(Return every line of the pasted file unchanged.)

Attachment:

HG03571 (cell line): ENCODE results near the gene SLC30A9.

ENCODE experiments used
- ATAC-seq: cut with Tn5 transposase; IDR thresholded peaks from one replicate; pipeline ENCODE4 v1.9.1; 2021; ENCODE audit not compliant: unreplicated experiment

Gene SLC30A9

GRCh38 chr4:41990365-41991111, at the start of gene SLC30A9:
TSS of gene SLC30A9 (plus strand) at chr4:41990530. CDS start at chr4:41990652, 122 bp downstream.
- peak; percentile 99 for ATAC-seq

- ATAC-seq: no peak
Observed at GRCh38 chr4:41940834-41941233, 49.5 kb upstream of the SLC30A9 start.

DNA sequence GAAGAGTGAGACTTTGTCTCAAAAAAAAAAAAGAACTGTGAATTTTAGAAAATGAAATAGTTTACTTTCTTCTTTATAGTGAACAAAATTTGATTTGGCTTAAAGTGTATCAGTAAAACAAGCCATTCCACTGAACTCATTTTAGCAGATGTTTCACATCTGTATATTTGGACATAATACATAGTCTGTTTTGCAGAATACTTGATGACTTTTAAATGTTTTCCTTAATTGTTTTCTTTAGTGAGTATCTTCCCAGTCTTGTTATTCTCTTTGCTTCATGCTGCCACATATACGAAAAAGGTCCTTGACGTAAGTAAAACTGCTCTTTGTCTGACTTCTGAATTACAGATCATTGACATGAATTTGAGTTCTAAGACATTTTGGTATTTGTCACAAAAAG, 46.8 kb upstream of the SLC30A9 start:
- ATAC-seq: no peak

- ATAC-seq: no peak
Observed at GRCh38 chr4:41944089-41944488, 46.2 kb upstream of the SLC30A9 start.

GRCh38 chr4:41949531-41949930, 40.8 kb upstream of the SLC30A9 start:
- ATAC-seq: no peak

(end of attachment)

HG03571 (cell line): ENCODE results near the gene SLC30A9.

ENCODE experiments used
- ATAC-seq: cut with Tn5 transposase; IDR thresholded peaks from one replicate; pipeline ENCODE4 v1.9.1; 2021; ENCODE audit not compliant: unreplicated experiment

Gene SLC30A9

GRCh38 chr4:41990365-41991111, at the start of gene SLC30A9:
TSS of gene SLC30A9 (plus strand) at chr4:41990530. CDS start at chr4:41990652, 122 bp downstream.
- peak; percentile 99 for ATAC-seq

- ATAC-seq: no peak
Observed at GRCh38 chr4:41940834-41941233, 49.5 kb upstream of the SLC30A9 start.

DNA sequence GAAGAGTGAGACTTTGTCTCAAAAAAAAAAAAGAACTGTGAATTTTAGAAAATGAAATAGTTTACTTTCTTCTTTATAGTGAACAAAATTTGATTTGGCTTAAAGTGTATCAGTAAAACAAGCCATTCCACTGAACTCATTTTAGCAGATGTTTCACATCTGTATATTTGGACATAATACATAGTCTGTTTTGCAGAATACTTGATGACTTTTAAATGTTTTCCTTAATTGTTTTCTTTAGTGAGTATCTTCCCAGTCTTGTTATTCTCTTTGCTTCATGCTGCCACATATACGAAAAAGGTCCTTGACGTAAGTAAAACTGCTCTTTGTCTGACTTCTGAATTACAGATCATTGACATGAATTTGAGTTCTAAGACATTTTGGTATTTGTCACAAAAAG, 46.8 kb upstream of the SLC30A9 start:
- ATAC-seq: no peak

- ATAC-seq: no peak
Observed at GRCh38 chr4:41944089-41944488, 46.2 kb upstream of the SLC30A9 start.

GRCh38 chr4:41949531-41949930, 40.8 kb upstream of the SLC30A9 start:
- ATAC-seq: no peak